Churn and Addressable Market Space

The concept of churn and the overall addressable market space is something that many startup founders do not think about.  Founders use an odd variation of math where the minus sign simply does not exist.  They talk about total users, and they talk about user growth.  They never seem to talk about users lost.

Churn, or Churn Rate simple means:

the annual percentage rate at which customers stop subscribing to a service or employees leave a job.

Basically churn is the amount of users or customers you expect to lose. An important nuance of this is that is usually relates to the people you lose out of happenstance.  Founders and entrepreneurs always want to think they control whether they gain or lose customers, but in reality “life happens”.  People move away, they get bored of a product, they out grow a product, a new spouse doesn’t like them spending resources on something they have loved for years.  Basically you lose people because, “crap happens”.

As an example there was a credit card issue with Amazon and my Wall Street Journal subscription lapsed.  I’ve simply never gotten around to resubscribing. Or I used to go to Whole foods every weekend, but my wife now does a Yoga class near a Mom’s and so we shop there instead.  Whole foods can’t do anything about my wife’s yoga habit.  They lost us just due to circumstance.

Why churn is important to startups is because they may not know what their addressable market will be. How many people that they can deliver a product or service to who would buy that product or service at any price.  Beyond that how many people are aging into the market space every year?

Where many startups get trapped is that they believe a finite customer base is an infinite customer base.  You hear all the talk about markets being worth billions upon billions of dollars, but many times the real market is a minuscule fraction of that.  Why churn matters is because you have to ask yourself whether you will end up strip mining your possible customer base on the way to find success.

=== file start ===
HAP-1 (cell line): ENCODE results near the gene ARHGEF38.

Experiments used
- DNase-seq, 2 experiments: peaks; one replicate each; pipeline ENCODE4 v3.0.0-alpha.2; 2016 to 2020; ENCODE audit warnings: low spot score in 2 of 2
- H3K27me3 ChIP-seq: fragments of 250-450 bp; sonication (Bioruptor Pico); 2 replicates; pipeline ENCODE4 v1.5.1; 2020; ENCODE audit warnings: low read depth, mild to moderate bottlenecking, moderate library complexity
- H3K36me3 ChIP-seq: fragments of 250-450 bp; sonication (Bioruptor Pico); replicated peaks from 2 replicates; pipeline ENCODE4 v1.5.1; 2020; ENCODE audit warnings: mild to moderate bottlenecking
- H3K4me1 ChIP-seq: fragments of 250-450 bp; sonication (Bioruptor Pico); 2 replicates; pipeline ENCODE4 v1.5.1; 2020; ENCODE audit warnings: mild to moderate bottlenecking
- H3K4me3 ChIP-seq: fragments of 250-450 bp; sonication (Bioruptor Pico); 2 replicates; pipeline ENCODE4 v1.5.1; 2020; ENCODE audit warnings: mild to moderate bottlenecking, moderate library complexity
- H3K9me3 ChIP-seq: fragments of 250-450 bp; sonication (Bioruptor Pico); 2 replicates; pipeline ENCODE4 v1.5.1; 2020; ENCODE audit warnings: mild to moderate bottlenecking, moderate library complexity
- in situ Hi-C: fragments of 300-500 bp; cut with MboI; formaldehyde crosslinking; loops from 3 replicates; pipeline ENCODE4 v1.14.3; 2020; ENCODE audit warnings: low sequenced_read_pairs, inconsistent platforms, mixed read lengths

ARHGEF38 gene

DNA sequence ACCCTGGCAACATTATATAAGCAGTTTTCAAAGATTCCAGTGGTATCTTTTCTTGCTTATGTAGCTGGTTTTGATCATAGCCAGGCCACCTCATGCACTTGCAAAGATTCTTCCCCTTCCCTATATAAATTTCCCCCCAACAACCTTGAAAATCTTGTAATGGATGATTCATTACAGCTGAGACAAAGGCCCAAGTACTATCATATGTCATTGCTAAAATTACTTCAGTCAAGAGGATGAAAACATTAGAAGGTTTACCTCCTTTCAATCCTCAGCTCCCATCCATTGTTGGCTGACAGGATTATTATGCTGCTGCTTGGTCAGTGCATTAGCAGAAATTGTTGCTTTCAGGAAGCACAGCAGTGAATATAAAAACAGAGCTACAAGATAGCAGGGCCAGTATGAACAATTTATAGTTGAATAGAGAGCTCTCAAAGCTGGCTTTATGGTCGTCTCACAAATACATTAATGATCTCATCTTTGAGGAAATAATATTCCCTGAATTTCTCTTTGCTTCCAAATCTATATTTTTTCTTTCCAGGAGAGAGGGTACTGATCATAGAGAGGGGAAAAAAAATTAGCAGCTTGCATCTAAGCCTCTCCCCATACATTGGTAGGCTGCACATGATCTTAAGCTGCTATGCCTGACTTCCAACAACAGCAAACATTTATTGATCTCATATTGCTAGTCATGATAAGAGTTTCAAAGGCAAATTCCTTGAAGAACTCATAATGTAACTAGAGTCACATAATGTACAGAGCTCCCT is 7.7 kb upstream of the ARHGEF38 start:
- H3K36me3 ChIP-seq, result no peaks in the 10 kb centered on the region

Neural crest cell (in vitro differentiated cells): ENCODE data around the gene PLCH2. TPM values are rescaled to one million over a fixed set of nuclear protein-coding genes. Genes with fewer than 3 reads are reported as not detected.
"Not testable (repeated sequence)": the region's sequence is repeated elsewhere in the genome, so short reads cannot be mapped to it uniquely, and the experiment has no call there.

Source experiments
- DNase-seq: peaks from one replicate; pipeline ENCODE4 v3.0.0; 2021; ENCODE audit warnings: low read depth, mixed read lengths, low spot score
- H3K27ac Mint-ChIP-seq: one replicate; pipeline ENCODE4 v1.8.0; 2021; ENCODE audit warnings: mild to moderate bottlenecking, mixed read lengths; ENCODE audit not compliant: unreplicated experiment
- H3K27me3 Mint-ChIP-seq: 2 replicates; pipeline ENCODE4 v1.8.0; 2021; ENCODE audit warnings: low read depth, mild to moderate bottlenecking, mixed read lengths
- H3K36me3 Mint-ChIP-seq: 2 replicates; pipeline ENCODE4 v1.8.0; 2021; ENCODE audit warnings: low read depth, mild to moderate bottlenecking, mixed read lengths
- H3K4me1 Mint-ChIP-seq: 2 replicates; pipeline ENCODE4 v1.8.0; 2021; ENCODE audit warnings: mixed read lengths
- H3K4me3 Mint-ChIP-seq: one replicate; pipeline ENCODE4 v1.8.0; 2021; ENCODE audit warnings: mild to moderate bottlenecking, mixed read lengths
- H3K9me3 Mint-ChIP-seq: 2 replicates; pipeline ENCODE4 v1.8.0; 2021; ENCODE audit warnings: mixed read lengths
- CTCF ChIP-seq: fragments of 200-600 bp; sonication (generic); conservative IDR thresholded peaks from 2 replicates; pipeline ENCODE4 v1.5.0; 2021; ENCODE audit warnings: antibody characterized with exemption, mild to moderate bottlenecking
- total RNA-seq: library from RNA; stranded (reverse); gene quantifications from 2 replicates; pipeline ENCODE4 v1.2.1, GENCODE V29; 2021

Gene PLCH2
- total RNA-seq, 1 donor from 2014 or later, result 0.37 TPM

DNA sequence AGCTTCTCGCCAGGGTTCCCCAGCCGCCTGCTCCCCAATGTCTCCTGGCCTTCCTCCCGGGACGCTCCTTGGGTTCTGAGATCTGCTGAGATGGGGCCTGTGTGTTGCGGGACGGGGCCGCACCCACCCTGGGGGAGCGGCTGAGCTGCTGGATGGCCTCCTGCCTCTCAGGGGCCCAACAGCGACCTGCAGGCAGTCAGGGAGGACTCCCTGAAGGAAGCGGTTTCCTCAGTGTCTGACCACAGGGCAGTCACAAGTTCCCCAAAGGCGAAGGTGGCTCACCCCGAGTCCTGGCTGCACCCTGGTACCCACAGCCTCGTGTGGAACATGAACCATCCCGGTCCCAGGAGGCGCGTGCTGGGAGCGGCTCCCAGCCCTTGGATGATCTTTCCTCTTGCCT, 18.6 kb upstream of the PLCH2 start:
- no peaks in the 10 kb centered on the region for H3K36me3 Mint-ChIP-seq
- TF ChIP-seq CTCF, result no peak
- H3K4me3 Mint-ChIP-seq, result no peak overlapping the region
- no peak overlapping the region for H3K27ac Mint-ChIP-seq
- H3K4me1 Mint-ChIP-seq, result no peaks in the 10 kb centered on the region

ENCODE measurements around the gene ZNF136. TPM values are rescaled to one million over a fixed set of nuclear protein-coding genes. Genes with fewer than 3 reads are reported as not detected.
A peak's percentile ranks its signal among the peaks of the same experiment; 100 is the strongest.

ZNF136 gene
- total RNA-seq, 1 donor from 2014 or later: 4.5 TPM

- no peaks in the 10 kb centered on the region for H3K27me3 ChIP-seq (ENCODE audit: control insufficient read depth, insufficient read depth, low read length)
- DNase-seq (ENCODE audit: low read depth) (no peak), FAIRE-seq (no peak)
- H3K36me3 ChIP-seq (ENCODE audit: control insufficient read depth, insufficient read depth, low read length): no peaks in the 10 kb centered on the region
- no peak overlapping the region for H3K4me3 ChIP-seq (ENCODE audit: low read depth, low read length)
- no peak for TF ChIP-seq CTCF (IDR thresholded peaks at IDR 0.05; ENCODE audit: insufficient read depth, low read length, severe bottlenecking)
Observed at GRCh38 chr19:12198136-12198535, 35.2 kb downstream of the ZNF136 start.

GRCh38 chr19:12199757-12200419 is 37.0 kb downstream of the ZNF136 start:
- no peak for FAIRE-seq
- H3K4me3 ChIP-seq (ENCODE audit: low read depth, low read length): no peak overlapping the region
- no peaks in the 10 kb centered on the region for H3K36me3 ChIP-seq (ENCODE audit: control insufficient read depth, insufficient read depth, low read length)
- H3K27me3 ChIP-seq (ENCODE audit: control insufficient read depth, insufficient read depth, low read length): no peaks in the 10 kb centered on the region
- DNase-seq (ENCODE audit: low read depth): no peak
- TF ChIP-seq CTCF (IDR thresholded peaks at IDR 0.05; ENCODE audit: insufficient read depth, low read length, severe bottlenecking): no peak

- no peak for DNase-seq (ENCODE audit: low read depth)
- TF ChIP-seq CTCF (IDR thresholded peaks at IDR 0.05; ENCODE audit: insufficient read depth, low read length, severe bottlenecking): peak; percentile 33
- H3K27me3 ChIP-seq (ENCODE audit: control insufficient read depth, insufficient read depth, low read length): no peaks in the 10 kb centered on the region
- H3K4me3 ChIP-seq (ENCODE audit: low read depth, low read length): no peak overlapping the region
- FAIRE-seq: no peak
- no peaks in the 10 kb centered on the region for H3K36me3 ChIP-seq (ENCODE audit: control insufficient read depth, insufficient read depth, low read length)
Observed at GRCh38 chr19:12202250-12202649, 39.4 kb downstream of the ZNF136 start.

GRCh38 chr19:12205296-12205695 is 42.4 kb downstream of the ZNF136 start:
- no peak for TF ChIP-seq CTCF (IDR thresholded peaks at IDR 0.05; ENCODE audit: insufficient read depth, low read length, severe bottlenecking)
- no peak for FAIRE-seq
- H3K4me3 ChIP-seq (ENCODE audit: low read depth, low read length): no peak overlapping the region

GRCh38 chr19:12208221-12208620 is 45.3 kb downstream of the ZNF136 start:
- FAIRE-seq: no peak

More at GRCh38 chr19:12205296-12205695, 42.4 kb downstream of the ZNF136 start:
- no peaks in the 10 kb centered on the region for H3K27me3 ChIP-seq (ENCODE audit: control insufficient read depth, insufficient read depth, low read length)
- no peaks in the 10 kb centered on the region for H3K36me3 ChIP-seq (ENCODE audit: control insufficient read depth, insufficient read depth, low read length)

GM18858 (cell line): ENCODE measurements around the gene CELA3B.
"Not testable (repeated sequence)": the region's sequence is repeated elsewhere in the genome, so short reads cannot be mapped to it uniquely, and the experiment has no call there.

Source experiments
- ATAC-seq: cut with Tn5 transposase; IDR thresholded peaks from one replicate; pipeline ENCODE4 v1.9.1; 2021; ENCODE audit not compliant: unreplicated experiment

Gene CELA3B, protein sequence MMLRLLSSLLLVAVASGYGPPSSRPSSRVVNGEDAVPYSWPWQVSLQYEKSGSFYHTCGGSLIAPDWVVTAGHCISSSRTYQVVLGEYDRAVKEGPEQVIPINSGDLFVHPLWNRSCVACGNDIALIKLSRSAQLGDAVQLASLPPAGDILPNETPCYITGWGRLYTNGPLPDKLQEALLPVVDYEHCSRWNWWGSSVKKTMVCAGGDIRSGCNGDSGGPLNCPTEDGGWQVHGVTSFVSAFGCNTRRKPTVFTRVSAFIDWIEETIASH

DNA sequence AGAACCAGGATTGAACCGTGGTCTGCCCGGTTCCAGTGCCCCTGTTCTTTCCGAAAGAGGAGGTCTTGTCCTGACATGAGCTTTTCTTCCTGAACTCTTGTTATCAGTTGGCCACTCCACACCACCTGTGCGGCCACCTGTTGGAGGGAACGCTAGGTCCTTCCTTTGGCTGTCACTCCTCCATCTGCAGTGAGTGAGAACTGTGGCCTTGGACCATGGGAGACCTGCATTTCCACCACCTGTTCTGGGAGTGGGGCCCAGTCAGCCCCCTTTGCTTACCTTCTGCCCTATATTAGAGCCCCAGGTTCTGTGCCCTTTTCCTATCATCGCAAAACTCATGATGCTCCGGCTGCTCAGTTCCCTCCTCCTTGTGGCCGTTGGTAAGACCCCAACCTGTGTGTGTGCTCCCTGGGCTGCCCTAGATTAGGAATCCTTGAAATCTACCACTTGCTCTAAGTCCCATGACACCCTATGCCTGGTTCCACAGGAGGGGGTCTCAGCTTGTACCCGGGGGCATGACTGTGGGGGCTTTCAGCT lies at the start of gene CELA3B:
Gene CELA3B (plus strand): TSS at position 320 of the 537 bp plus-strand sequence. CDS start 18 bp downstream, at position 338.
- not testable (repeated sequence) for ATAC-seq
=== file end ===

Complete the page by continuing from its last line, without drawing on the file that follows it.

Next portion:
So with Failed Normal we are both adding new members, and losing members.  I see both the additions and subtractions so I have to question whether there will be a point when I can burn through the addressable market.  For me this is unlikely.  At 10,000 paying members I’ll have have far more members than I need, and in 2014 there were approx. 6.5 million tech professionals in the US alone.  Beyond that every politician and parent is telling there kids to get into tech so the market continues to grow.  So it is unlikely that I would eat through the entire addressable market even as churn continues.

On the other hand I look at things like Meal Kits.  How many people actually want meal kits?  How many people will pay for meal kits once the novelty has worn off? With meal kits competing with not just other meal kits companies, but with delivery from restaurants, improved grocery stores, etc I would argue it’s very possible that through basic churn that they could eat through their entire market space.  Especially in the startup space the larger you try to grow the more significant an issue churn becomes.

The goal in business, at least as I was taught 25 years ago, it to create something sustainable.  It’s not about success today, tomorrow, or next year, but whether you have a reasonable expectation of being around a decade from now.  For customer growth there will be a number of variables you can adjust.  You can change price, packaging, delivery time, quality, etc.  You can’t change people moving away, trends changing, general boredom with a concept, etc.  You need to make sure in your growth plan you are calculating these losses you can’t do much about.

I have seen entrepreneurs seem like rock stars over night, only for them to burn through the entire customer base in less than a year and burn out. As I will reiterate for the thousandth time about the PC repair industry, it doesn’t matter how good you are if people are simply unwilling to pay for repair, or their systems are more reliable than they were the market will dry up regardless of what you do. Personally I want to be at the table of a pie factory, not dividing up an ever shrinking pile of crumbs…

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